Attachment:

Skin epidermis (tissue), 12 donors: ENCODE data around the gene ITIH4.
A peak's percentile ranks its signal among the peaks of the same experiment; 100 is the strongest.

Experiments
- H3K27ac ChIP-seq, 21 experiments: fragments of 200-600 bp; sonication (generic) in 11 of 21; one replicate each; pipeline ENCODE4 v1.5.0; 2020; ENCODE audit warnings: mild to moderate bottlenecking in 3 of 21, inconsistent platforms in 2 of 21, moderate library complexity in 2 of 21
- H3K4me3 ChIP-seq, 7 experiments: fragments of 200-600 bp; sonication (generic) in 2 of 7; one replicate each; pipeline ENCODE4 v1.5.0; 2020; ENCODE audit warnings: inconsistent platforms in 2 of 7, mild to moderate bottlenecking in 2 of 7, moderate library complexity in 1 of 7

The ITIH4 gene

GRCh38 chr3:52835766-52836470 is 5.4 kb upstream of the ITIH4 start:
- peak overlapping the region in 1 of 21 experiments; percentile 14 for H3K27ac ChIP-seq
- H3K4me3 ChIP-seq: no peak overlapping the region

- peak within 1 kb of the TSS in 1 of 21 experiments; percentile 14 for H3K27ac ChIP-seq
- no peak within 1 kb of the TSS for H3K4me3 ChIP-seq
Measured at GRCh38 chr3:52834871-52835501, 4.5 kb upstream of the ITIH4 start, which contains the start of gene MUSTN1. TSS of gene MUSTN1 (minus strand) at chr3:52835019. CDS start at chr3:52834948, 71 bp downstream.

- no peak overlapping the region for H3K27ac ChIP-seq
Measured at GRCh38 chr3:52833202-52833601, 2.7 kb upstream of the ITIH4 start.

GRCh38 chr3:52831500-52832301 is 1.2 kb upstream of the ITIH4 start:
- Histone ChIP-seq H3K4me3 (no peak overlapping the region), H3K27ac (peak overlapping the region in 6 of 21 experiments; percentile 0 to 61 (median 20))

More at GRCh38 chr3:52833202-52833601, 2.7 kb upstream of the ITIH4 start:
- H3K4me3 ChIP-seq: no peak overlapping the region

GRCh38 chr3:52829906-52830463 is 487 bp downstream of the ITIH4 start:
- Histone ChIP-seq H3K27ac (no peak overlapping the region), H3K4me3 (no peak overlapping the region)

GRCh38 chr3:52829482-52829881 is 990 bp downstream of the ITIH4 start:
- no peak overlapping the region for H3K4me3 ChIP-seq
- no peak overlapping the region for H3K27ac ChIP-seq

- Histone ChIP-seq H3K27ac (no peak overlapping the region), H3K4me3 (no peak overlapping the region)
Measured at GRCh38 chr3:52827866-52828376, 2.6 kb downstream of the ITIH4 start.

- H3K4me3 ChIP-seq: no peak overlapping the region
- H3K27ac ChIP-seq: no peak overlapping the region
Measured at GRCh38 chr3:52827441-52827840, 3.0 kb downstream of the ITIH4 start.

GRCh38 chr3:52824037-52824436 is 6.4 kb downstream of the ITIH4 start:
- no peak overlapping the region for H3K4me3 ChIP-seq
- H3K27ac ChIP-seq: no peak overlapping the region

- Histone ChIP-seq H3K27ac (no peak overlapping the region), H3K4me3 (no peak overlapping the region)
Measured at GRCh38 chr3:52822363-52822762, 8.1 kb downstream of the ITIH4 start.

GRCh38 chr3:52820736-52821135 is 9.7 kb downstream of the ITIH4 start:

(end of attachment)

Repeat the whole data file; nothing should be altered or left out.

Skin epidermis (tissue), 12 donors: ENCODE data around the gene ITIH4.
A peak's percentile ranks its signal among the peaks of the same experiment; 100 is the strongest.

Experiments
- H3K27ac ChIP-seq, 21 experiments: fragments of 200-600 bp; sonication (generic) in 11 of 21; one replicate each; pipeline ENCODE4 v1.5.0; 2020; ENCODE audit warnings: mild to moderate bottlenecking in 3 of 21, inconsistent platforms in 2 of 21, moderate library complexity in 2 of 21
- H3K4me3 ChIP-seq, 7 experiments: fragments of 200-600 bp; sonication (generic) in 2 of 7; one replicate each; pipeline ENCODE4 v1.5.0; 2020; ENCODE audit warnings: inconsistent platforms in 2 of 7, mild to moderate bottlenecking in 2 of 7, moderate library complexity in 1 of 7

The ITIH4 gene

GRCh38 chr3:52835766-52836470 is 5.4 kb upstream of the ITIH4 start:
- peak overlapping the region in 1 of 21 experiments; percentile 14 for H3K27ac ChIP-seq
- H3K4me3 ChIP-seq: no peak overlapping the region

- peak within 1 kb of the TSS in 1 of 21 experiments; percentile 14 for H3K27ac ChIP-seq
- no peak within 1 kb of the TSS for H3K4me3 ChIP-seq
Measured at GRCh38 chr3:52834871-52835501, 4.5 kb upstream of the ITIH4 start, which contains the start of gene MUSTN1. TSS of gene MUSTN1 (minus strand) at chr3:52835019. CDS start at chr3:52834948, 71 bp downstream.

- no peak overlapping the region for H3K27ac ChIP-seq
Measured at GRCh38 chr3:52833202-52833601, 2.7 kb upstream of the ITIH4 start.

GRCh38 chr3:52831500-52832301 is 1.2 kb upstream of the ITIH4 start:
- Histone ChIP-seq H3K4me3 (no peak overlapping the region), H3K27ac (peak overlapping the region in 6 of 21 experiments; percentile 0 to 61 (median 20))

More at GRCh38 chr3:52833202-52833601, 2.7 kb upstream of the ITIH4 start:
- H3K4me3 ChIP-seq: no peak overlapping the region

GRCh38 chr3:52829906-52830463 is 487 bp downstream of the ITIH4 start:
- Histone ChIP-seq H3K27ac (no peak overlapping the region), H3K4me3 (no peak overlapping the region)

GRCh38 chr3:52829482-52829881 is 990 bp downstream of the ITIH4 start:
- no peak overlapping the region for H3K4me3 ChIP-seq
- no peak overlapping the region for H3K27ac ChIP-seq

- Histone ChIP-seq H3K27ac (no peak overlapping the region), H3K4me3 (no peak overlapping the region)
Measured at GRCh38 chr3:52827866-52828376, 2.6 kb downstream of the ITIH4 start.

- H3K4me3 ChIP-seq: no peak overlapping the region
- H3K27ac ChIP-seq: no peak overlapping the region
Measured at GRCh38 chr3:52827441-52827840, 3.0 kb downstream of the ITIH4 start.

GRCh38 chr3:52824037-52824436 is 6.4 kb downstream of the ITIH4 start:
- no peak overlapping the region for H3K4me3 ChIP-seq
- H3K27ac ChIP-seq: no peak overlapping the region

- Histone ChIP-seq H3K27ac (no peak overlapping the region), H3K4me3 (no peak overlapping the region)
Measured at GRCh38 chr3:52822363-52822762, 8.1 kb downstream of the ITIH4 start.

GRCh38 chr3:52820736-52821135 is 9.7 kb downstream of the ITIH4 start: